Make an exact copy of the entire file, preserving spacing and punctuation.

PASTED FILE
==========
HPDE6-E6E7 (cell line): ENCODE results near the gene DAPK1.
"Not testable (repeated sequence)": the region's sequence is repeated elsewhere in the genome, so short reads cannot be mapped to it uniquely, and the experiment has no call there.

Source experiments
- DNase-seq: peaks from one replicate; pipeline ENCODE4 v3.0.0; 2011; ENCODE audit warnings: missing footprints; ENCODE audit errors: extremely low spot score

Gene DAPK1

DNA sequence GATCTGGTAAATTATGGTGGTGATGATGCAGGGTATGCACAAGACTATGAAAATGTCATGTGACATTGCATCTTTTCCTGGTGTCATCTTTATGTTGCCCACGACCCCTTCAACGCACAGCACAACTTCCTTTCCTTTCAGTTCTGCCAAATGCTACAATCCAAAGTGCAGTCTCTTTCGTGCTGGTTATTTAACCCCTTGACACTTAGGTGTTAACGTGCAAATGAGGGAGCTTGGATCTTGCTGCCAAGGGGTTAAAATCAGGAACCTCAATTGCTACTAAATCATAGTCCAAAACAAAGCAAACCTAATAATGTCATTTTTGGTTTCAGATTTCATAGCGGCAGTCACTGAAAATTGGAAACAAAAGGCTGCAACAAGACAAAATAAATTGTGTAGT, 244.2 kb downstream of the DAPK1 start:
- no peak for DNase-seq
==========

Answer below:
HPDE6-E6E7 (cell line): ENCODE results near the gene DAPK1.
"Not testable (repeated sequence)": the region's sequence is repeated elsewhere in the genome, so short reads cannot be mapped to it uniquely, and the experiment has no call there.

Source experiments
- DNase-seq: peaks from one replicate; pipeline ENCODE4 v3.0.0; 2011; ENCODE audit warnings: missing footprints; ENCODE audit errors: extremely low spot score

Gene DAPK1

DNA sequence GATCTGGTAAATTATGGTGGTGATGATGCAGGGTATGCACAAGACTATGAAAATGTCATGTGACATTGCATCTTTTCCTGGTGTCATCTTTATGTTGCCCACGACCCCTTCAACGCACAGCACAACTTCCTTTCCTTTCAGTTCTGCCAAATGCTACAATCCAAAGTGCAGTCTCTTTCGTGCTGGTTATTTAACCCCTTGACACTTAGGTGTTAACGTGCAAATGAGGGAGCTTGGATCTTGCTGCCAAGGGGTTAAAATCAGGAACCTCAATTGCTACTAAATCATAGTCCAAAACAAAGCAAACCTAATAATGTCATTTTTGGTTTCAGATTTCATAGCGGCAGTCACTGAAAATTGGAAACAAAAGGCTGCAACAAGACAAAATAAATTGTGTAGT, 244.2 kb downstream of the DAPK1 start:
- no peak for DNase-seq